Note that you need a fully licensed version of Squeeze to make this work; if you try it with the trial, you’ll get some kind of licensing error. You can make a trial version of Flix Pro work in this manner, however.
With these easy cases handled, let’s turn our attention to Compressor.
Qmaster is an application Apple created to allow Compressor and other rendering intensive applications to utilize other Macs on a network “cluster” to share encoding tasks. In September 2006, Todd Gillespie wrote a wonderful tutorial on how to set up and accomplish this goal that you can read http://www.tinyurl.com/Qmaster.
However, if you have a multiple-core system, you can also use Qmaster to treat the multiple cores on your system as a cluster when rendering in Compressor. It’s a two-step process: First you have to configure Qmaster, and then you have to choose the new cluster for encoding in Compressor.
Start in the Mac Preferences window, and click Apple Qmaster to open the Qmaster configuration window (Figure 4, below). In this window, choose the QuickCluster with services radio button. Note that this is critical, as neither other option will allow you to access the cluster from within Compressor.
Fortunately, it’s easy to tell when you’ve made a mistake, since the “Identify this QuickCluster as” text entry box remains grayed out. This is the next step, and if you can’t insert a name here, you’ve clicked the wrong sharing option. When you get it right, name your QuickCluster something memorable, and click the Options for selected service button (Figure 5, below).
This is where you choose the number of cores available for Qmaster. If you want your Mac totally devoted to rendering, choose all available cores. On the other hand, if you need to work while rendering, select a lesser number of cores to retain some residual cycles for other activities. Then click OK to close this window. When you’re back in the Qmaster configuration screen, select Start Sharing, and close the Qmaster configuration window.
Next time you run Compressor, when you submit the encoding task, be sure to send it to the cluster you just created, not to This Computer (Figure 6, below).
This will run the encoding job on the cluster, and if you check the Activity Monitor while you’re rendering, you should see something like what you see in Figure 7. Note that using Qmaster will not only encode multiple jobs simultaneously, it may also run some single encoding jobs more efficiently, depending upon the codec. For example, single H.264 encoding jobs ran faster since Qmaster could split the work over multiple processors, but VP6 didn’t show any improvement because the On2 codec is relentlessly single-threaded.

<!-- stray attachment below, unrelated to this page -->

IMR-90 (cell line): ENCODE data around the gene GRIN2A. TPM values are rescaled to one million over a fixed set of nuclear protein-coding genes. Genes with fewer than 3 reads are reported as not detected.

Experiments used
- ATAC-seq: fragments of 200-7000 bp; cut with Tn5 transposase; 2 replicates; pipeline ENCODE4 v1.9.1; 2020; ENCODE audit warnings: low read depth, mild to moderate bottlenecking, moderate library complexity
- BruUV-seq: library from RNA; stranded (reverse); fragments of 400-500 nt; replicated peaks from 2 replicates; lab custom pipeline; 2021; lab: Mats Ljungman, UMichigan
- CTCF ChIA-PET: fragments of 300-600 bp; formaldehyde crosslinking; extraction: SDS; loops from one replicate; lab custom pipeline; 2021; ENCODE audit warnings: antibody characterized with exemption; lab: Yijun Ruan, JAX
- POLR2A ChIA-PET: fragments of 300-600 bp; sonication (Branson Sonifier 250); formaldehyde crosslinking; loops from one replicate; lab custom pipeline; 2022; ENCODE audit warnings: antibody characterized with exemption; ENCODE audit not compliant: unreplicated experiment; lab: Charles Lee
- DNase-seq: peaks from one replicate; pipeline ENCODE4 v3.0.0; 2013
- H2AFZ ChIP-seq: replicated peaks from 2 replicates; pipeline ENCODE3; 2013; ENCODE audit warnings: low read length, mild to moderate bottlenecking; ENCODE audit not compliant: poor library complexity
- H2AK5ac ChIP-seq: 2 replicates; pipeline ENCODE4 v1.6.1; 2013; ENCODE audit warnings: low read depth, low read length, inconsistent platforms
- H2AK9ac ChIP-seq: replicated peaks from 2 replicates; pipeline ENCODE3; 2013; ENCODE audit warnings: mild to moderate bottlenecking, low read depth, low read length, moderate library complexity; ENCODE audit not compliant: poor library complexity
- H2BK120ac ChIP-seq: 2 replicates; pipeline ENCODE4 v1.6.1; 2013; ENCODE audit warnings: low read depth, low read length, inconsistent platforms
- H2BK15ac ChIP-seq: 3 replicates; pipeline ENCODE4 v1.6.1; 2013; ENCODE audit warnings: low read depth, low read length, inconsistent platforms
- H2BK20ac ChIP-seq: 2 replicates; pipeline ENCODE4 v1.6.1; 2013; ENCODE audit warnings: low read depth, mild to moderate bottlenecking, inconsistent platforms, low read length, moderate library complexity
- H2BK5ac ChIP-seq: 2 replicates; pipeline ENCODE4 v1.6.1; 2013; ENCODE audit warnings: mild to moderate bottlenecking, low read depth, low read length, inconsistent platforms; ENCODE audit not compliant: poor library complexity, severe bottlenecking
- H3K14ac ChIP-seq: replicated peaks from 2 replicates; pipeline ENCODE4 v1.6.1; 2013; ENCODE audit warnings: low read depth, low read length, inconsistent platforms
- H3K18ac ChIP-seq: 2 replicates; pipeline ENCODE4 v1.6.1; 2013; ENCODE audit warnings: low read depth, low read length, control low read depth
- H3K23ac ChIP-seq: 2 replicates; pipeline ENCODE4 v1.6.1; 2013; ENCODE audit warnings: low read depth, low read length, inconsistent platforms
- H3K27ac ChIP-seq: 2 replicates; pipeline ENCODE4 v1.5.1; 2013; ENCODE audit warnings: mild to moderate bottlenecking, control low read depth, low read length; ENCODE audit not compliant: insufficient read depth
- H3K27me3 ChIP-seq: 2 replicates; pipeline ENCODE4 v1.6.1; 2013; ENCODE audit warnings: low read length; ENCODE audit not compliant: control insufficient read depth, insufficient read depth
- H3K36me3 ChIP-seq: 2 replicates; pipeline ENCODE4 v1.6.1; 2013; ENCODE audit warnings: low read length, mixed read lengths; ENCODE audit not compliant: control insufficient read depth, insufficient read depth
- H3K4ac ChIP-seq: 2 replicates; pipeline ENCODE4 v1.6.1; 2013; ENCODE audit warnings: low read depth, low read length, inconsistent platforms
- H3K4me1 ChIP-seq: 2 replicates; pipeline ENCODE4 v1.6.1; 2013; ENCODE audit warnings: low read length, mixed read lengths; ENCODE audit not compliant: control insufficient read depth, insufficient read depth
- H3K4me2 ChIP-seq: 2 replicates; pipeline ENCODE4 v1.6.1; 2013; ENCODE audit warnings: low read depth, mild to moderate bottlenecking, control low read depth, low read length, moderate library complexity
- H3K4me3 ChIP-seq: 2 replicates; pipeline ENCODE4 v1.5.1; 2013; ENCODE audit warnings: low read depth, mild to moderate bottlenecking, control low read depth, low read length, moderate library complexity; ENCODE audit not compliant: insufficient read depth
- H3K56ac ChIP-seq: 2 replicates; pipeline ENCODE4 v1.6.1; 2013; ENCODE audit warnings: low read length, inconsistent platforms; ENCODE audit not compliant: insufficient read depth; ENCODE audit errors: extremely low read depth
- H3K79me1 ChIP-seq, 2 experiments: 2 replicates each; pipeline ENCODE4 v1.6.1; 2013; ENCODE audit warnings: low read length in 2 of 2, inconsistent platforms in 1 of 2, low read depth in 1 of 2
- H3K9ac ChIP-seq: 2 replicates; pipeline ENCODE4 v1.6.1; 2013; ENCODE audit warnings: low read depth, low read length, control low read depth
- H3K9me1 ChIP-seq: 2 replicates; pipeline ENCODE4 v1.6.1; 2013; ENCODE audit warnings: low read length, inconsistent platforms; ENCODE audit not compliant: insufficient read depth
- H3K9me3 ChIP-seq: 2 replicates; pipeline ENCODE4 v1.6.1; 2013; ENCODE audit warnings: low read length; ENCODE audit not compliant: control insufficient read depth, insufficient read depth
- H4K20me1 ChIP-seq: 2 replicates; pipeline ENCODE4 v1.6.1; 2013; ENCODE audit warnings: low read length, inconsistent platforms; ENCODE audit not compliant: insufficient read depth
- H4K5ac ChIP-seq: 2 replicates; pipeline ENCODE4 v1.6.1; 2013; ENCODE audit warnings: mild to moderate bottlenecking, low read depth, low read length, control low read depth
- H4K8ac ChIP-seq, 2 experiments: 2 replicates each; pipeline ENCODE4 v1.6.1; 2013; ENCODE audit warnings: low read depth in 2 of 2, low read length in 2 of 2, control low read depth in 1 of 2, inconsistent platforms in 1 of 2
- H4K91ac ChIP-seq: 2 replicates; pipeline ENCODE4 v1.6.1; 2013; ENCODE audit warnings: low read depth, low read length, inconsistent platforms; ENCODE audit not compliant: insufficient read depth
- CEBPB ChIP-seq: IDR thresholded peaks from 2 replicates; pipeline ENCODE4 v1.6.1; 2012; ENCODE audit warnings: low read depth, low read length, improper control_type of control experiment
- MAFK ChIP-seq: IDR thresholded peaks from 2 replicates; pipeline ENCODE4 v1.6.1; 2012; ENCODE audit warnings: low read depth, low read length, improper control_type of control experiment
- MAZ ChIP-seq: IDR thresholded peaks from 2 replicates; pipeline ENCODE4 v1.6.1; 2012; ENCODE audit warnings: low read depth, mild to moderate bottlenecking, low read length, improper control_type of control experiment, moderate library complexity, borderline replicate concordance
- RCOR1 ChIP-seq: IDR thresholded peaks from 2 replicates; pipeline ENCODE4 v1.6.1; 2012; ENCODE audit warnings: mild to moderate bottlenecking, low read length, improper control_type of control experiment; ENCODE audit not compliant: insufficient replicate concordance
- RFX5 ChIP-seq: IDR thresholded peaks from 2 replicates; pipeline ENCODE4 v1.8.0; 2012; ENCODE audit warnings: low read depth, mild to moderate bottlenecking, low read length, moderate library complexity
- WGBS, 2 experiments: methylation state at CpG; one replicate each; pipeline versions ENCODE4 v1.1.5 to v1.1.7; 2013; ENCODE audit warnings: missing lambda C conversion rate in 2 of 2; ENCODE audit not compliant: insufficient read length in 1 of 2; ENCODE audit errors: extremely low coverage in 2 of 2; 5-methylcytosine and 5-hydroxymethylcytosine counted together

Table 2 (below) presents the Mac results in all their glory. In addition to the Squeeze and Flix Pro results reported previously, you can see how Qmaster reduced the multiple-file VP6 encoding time from 32:20 to 6:48.
Qmaster In the Field
A couple of notes from the field, where I recently helped a large corporation that will rename nameless fine tune its streaming encoding settings. One of the bright producers I worked with noted that while you couldn’t run multiple instances of Episode Pro simultaneously, Compressor could call Episode Pro as a plug-in. He then wondered if this workflow, combined with enabling Qmaster, would effectively run multiple instances of Episode Pro. Alas, I just tested this, and it didn’t work. Multiple instances of the Episode encoding task loaded, but only the initial instance actually encoded, and the others sat waiting for their respective turns. Great idea, but again, no joy.
Second, while enabling Qmaster on one of the company’s editing stations, a Mac technician wandering by had some disparaging descriptions of Qmaster that I can’t repeat in this family-friendly magazine. He wouldn’t get specific, and I had been running Qmaster for several months without any problems, but I figured the most likely issue would be instability. I Googled “Compressor Qmaster unstable” and got 210 hits.
One of them was this tech note from Apple: “However, with large, complicated jobs, such as HD H.264 transcodes, your computer may not have enough memory to support multiple services running at the same time. In this case, your computer may become unstable. Be sure your computer has an adequate amount of RAM before configuring it to support running multiple services. A minimum of 1 GB of RAM per service is recommended.” You should definitely take this into consideration when selecting the number of instances to run simultaneously via Qmaster.
I also found a post on the Apple discussion boards called “Why is Qmaster so unreliable,” and several other negative posts on the CreativeCOW boards. With the number of licensed Final Cut Pro users now more than 1 million, it’s not surprising that these types of problems have cropped up. But I’m guessing they’re peculiar to specific scenarios, rather than systemic.
As I’ve said, Qmaster has worked well for me, but check it out on test projects before you take it into production. If you experience unstable operation, return to the Qmaster configuration screen and simply click Stop sharing.
Jan Ozer (jan at doceo.com) is a contributing editor to EventDV and Streaming Media.